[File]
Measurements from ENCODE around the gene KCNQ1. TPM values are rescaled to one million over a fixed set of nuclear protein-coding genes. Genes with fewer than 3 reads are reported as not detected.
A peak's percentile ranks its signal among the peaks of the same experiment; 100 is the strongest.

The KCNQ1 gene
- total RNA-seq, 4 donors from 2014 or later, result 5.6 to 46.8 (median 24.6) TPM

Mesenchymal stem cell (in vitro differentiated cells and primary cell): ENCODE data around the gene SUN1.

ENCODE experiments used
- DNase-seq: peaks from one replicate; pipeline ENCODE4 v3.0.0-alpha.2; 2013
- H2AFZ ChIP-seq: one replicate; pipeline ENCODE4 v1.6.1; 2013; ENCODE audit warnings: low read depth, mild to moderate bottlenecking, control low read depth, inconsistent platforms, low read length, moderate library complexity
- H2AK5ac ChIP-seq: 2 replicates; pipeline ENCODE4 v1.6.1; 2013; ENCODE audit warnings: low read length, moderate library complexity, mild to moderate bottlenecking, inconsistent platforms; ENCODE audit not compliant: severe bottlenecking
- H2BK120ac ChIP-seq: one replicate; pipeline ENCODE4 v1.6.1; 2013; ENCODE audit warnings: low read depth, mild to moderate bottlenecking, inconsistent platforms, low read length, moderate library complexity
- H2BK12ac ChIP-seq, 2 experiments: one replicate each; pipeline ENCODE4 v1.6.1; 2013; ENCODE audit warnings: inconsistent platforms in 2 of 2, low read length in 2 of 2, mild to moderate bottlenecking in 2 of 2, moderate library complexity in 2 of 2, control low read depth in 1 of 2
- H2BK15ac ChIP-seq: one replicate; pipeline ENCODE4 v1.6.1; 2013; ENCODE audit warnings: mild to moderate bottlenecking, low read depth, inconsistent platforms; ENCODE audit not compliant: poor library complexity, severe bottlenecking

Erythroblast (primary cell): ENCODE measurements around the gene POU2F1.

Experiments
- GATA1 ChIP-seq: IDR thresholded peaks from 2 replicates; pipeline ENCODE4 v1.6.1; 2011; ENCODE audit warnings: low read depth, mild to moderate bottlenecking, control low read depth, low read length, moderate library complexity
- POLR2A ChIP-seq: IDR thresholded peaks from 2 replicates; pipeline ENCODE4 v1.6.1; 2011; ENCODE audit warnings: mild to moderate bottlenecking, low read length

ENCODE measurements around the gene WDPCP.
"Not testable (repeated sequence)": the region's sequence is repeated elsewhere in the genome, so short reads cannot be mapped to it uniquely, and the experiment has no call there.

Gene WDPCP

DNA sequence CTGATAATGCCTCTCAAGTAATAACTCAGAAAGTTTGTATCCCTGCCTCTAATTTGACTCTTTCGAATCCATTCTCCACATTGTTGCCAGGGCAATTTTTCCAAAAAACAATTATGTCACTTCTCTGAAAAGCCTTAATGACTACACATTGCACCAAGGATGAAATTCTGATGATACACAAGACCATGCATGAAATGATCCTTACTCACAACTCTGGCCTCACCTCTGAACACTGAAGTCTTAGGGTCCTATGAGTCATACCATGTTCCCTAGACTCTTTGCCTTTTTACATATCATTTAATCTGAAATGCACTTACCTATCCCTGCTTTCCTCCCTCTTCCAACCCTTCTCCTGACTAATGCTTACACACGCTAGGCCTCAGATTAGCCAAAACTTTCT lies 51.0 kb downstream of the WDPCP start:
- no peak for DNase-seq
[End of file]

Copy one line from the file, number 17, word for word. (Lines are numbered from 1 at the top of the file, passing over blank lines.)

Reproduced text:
ENCODE measurements around the gene WDPCP.